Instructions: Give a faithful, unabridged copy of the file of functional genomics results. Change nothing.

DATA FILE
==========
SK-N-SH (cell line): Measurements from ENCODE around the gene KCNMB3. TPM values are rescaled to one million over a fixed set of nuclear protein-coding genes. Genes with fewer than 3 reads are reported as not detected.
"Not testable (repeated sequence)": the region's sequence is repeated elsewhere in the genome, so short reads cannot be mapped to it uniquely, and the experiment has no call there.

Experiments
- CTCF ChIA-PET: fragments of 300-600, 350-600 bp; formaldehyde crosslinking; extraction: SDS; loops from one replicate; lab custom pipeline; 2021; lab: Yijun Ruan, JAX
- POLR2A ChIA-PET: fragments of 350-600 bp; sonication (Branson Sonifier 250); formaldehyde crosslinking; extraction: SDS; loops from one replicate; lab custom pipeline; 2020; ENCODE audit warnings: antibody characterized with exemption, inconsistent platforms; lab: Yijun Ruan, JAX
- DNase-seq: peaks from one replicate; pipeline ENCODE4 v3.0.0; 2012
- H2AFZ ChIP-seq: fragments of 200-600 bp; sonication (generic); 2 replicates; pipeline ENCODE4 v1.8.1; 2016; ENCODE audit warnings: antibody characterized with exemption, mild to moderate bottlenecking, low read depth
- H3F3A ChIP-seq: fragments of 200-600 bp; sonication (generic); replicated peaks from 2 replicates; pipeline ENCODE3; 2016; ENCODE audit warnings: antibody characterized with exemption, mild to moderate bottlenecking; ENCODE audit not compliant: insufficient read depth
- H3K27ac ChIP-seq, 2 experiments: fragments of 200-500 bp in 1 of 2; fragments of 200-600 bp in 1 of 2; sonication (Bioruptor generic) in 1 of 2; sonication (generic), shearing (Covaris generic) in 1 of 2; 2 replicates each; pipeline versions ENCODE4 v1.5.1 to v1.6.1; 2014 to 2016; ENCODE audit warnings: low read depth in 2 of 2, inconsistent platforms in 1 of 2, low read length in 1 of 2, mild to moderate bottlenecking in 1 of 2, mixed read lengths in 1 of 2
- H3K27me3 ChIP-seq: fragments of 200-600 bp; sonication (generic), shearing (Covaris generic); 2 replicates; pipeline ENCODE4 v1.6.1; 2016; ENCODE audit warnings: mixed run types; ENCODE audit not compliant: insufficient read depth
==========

SK-N-SH (cell line): Measurements from ENCODE around the gene KCNMB3. TPM values are rescaled to one million over a fixed set of nuclear protein-coding genes. Genes with fewer than 3 reads are reported as not detected.
"Not testable (repeated sequence)": the region's sequence is repeated elsewhere in the genome, so short reads cannot be mapped to it uniquely, and the experiment has no call there.

Experiments
- CTCF ChIA-PET: fragments of 300-600, 350-600 bp; formaldehyde crosslinking; extraction: SDS; loops from one replicate; lab custom pipeline; 2021; lab: Yijun Ruan, JAX
- POLR2A ChIA-PET: fragments of 350-600 bp; sonication (Branson Sonifier 250); formaldehyde crosslinking; extraction: SDS; loops from one replicate; lab custom pipeline; 2020; ENCODE audit warnings: antibody characterized with exemption, inconsistent platforms; lab: Yijun Ruan, JAX
- DNase-seq: peaks from one replicate; pipeline ENCODE4 v3.0.0; 2012
- H2AFZ ChIP-seq: fragments of 200-600 bp; sonication (generic); 2 replicates; pipeline ENCODE4 v1.8.1; 2016; ENCODE audit warnings: antibody characterized with exemption, mild to moderate bottlenecking, low read depth
- H3F3A ChIP-seq: fragments of 200-600 bp; sonication (generic); replicated peaks from 2 replicates; pipeline ENCODE3; 2016; ENCODE audit warnings: antibody characterized with exemption, mild to moderate bottlenecking; ENCODE audit not compliant: insufficient read depth
- H3K27ac ChIP-seq, 2 experiments: fragments of 200-500 bp in 1 of 2; fragments of 200-600 bp in 1 of 2; sonication (Bioruptor generic) in 1 of 2; sonication (generic), shearing (Covaris generic) in 1 of 2; 2 replicates each; pipeline versions ENCODE4 v1.5.1 to v1.6.1; 2014 to 2016; ENCODE audit warnings: low read depth in 2 of 2, inconsistent platforms in 1 of 2, low read length in 1 of 2, mild to moderate bottlenecking in 1 of 2, mixed read lengths in 1 of 2
- H3K27me3 ChIP-seq: fragments of 200-600 bp; sonication (generic), shearing (Covaris generic); 2 replicates; pipeline ENCODE4 v1.6.1; 2016; ENCODE audit warnings: mixed run types; ENCODE audit not compliant: insufficient read depth